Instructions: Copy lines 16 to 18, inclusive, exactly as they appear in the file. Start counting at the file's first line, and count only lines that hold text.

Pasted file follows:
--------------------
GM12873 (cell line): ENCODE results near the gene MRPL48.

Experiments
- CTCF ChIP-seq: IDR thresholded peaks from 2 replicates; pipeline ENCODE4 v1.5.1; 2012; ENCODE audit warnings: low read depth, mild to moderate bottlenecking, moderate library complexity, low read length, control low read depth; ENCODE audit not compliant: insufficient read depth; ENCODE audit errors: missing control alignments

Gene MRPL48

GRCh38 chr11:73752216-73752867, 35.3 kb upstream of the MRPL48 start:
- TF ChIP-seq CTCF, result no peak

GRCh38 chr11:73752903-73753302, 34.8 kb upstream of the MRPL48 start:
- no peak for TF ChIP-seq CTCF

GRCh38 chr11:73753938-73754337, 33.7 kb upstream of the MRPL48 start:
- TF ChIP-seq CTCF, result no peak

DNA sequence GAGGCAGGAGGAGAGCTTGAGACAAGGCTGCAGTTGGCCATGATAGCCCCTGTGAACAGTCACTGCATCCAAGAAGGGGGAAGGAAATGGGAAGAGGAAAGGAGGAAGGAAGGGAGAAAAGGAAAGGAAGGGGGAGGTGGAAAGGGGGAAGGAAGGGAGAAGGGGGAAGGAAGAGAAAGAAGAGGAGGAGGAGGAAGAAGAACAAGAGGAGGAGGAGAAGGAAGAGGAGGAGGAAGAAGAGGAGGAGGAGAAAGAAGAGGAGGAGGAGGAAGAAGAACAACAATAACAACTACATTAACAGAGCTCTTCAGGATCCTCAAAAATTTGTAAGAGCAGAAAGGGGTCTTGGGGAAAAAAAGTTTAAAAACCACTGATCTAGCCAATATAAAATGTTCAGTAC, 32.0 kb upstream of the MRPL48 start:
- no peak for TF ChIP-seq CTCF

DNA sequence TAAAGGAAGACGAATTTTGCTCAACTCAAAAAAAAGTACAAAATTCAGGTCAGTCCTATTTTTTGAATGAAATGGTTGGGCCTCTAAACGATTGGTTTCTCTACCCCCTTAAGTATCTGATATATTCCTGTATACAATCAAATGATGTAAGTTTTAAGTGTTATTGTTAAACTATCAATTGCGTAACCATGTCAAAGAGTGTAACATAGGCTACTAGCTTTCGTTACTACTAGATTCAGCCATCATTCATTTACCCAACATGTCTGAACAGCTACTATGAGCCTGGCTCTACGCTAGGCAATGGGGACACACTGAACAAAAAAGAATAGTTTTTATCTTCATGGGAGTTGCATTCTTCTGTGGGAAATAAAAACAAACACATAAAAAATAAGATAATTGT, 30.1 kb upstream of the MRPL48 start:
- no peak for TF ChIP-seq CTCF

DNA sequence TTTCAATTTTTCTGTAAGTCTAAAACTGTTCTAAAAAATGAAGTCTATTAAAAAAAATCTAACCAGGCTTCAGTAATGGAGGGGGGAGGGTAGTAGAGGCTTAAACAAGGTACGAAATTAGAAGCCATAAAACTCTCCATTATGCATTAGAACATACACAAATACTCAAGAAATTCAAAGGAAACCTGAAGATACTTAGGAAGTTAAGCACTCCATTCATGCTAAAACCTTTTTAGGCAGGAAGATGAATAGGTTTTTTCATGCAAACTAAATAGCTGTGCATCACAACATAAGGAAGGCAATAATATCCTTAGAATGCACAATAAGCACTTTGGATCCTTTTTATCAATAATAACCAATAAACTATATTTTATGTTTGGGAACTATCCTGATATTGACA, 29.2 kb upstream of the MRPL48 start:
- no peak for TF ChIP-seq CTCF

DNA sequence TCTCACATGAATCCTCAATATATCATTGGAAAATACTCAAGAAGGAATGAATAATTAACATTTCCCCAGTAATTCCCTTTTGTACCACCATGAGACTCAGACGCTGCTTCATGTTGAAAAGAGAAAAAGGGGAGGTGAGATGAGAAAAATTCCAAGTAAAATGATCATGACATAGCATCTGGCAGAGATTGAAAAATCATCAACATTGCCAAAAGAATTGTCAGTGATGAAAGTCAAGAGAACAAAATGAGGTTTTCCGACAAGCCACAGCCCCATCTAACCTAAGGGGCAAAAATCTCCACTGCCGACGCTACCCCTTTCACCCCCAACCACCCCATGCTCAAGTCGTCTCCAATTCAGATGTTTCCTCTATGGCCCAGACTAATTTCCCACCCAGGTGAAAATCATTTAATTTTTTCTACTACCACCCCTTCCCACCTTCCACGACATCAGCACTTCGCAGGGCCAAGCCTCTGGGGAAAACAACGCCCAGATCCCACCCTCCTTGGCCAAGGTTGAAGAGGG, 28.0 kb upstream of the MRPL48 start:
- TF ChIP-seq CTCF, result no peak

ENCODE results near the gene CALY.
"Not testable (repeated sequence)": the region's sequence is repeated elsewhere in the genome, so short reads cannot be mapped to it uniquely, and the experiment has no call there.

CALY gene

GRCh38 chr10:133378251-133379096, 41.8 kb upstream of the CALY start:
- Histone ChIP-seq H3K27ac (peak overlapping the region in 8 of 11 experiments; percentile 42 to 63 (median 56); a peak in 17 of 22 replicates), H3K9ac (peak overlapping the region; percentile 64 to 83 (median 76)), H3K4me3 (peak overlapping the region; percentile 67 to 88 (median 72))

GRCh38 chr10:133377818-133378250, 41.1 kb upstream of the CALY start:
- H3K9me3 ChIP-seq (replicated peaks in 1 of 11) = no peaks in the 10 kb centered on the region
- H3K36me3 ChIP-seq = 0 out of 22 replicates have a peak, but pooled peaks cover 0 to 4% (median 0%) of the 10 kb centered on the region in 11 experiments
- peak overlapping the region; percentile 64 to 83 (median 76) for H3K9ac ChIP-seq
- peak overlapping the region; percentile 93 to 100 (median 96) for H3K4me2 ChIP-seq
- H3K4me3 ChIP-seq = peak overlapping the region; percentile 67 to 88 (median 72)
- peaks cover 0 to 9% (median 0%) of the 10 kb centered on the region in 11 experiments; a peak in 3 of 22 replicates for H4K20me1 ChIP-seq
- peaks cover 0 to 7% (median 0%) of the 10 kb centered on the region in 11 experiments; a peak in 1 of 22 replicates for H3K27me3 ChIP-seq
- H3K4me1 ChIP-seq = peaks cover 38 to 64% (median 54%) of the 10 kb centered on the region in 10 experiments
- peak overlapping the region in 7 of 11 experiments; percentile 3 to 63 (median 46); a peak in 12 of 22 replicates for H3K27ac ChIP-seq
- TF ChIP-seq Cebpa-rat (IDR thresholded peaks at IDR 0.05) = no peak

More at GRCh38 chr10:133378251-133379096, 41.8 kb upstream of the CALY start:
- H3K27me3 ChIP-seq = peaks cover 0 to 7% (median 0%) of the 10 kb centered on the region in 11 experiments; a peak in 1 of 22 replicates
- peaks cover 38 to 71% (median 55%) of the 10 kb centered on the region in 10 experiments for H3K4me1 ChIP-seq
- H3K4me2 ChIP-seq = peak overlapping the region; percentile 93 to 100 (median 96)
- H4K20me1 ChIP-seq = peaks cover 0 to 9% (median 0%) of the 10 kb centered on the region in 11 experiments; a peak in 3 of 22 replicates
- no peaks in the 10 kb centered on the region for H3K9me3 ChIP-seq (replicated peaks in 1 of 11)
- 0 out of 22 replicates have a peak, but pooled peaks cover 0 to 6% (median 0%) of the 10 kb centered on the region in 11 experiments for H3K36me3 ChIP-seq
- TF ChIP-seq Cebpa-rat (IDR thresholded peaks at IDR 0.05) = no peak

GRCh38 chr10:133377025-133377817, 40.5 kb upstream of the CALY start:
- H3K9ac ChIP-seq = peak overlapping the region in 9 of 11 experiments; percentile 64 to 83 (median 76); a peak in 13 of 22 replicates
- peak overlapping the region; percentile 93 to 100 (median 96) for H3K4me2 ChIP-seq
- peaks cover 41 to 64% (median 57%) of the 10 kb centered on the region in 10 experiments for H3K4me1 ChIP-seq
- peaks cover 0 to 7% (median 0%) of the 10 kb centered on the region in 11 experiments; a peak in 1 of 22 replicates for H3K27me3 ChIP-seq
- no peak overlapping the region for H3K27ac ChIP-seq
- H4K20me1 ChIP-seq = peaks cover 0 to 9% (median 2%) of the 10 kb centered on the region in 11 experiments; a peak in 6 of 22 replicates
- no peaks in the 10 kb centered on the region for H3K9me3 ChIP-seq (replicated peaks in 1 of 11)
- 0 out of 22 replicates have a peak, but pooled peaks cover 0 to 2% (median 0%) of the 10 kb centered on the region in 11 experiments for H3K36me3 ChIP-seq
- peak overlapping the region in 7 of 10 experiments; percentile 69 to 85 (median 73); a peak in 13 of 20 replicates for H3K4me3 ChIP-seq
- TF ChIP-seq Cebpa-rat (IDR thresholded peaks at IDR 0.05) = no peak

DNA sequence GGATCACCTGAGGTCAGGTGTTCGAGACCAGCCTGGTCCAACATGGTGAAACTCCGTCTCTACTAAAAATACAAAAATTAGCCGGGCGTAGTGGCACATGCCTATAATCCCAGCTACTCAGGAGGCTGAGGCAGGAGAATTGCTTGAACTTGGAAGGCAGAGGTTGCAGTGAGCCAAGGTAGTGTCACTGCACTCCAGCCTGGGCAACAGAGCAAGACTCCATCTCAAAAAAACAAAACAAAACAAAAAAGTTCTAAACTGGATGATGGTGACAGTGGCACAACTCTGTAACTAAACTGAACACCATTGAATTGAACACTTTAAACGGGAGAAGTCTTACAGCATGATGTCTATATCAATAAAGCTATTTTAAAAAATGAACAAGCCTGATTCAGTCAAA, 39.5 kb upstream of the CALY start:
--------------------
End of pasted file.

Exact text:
- no peak for TF ChIP-seq CTCF

DNA sequence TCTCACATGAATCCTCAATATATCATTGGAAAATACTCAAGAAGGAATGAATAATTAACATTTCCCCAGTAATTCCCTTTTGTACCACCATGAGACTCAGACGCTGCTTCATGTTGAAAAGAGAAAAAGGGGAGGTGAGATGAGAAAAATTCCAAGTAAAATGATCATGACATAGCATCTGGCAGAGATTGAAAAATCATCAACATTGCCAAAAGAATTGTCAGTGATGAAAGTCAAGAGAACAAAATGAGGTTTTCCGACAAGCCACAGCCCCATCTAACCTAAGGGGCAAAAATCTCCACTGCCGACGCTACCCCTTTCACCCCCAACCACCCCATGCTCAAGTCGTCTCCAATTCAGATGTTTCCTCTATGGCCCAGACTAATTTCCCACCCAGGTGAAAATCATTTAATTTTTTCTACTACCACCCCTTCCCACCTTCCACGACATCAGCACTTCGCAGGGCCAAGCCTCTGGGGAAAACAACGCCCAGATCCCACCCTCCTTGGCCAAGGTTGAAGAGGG, 28.0 kb upstream of the MRPL48 start:
- TF ChIP-seq CTCF, result no peak